13 August 2021
“Resistive design for earthing has become a necessity with increasing weight and importance”.
Therefore from KLK Electro materials we have decided to write this article of general concepts to help clarify any doubts from the hand of our engineering manager in the department of power resistors Fernando Rodriguez Fernandez.
Neutral earthing resistors are devices designed to limit the earth fault resulting from a short-circuit in the primary of a transformer (generally in the distribution or generation area).
These devices are connected to the neutral of the transformer secondary because, in the event of a short-circuit between phases of the primary (or between phase and earth), the line voltages will not cancel in the transformer neutral, giving rise to a voltage and a current associated with it, which, in the worst case, will reach the order of kA, causing a serious danger to people and equipment.
2. FUNDAMENTALS OF CALCULUS:
The RPATs are designed considering the worst case scenario, i.e. an earth fault at the generator terminals (considering that the value of the fault resistor RT in the figure is 0).
Imagen cedida por D.Ricardo Granizo | UPM
In this case, the fault current shall be: ?? = ? · ?? /√3 · ????
Id: earth fault current
c: overvoltage factor
Un: nominal voltage of the network
RPAT: ohmic value of the earthing resistance
In most calculations the overvoltage factor is considered to be 1, although some companies (following the UNE-EN 60909-0 standard) use 1.1.
At present, the only relevant standard for the design of Earthing Resistors is IEEE C52.37, in which critical design values are indicated:
- Average temperature increase for services less than 10 minutes: 760°C
- Maximum temperature increase for services longer than 10 minutes (continuous service): 385°C
3. DESIGN PRINCIPLES:
a. Fundamental aspects of design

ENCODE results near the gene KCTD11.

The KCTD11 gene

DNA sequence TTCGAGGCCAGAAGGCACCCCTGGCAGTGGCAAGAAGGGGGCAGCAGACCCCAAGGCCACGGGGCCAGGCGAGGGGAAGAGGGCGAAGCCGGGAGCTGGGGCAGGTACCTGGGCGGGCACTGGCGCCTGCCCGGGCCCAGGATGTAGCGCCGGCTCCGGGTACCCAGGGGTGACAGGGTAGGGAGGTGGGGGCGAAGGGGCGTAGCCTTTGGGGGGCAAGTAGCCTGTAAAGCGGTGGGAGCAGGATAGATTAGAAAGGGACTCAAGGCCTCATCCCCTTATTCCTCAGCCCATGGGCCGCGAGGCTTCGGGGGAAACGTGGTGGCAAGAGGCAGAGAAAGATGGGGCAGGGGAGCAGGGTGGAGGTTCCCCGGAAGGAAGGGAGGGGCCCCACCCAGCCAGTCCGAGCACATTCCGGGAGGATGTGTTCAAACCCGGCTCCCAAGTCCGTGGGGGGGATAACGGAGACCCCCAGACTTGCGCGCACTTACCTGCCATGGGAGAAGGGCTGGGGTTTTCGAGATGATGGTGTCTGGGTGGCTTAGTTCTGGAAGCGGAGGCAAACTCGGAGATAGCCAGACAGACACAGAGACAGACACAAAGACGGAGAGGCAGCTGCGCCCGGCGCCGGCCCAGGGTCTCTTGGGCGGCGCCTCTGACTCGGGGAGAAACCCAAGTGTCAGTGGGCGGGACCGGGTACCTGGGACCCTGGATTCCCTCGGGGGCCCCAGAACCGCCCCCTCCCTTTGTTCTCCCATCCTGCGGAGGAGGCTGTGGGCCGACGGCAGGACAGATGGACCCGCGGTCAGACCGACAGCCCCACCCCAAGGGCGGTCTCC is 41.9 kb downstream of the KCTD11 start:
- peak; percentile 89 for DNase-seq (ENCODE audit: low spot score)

The main parameters defining an earthing resistance are as follows:
- Nominal mains voltage
- Earth fault current
- Duration of the defect (extinguishing time)
- Permanent intensity
Of these, the duration of the fault has usually been set at 10 seconds, although the trip time of the protections may be shorter, as it is sometimes necessary to take into account possible consecutive faults.
The intensity of the earth fault is extremely variable as it depends on the capacity of the earth network to absorb the fault, the most common values range from 10 A (usually used for generators, as currents higher than 14 A can damage the stator) to 2000 A. The most common values used by electricity companies are 300, 500 and 1000 A, with values of less than 200 A not being recommended. It is necessary not to lose sight of the fact that this design is the worst possible scenario, with the measured values of earth faults being considerably lower (between 40 and 60%, given that the range of faults that can occur is very varied, and the distance of the fault from the substation can be relevant).
The permanent current to be withstood is given by an unbalance in the network which produces a permanent zero sequence current through the neutral. These unbalances depend entirely on the network and can vary considerably from one country to another (between 25 and 75 A in extreme cases). In the particular case of Spain, a value higher than 25 A is not recommended as it makes no sense given the quality of the grid, and it is important that this value is less than 10% of the fault current assigned to the equipment for economic reasons.
b. Fundamental aspects of design
In addition, there are several aspects that may be relevant to take into account in the design:
- Degree of protection (IP)
- Installation of ancillary elements o Current transformer
- Current transformer
- Disconnector (normal or motorised)
- Equipment enclosure finish according to pollution degree o Galvanised steel painted according to ISO 12944
- Stainless steel (AISI-304) unpainted
- Stainless steel (AISI-316) unpainted
- Cable entry and exit connections o Bulkheads (external connection)
- Isolators (internal connection)
Of all of them, the IP rating is the most controversial, as outdoor equipment in electricity usually has high values (55, 56, 65, etc.). However, RPATs have two peculiarities: the first is that, for construction reasons, their leakage line is very high (over 31 mm/KV), so that pollution does not pose an operating problem; and the second is that this equipment is designed for temperatures of 760ºC, and the heat generated inside must be evacuated. For all these reasons, it is understood that the grade that provides the best compromise between functionality and protection is IP23, and this grade is the most widespread among the electrical companies in our country (ENEL, Iberdrola, EDP…).
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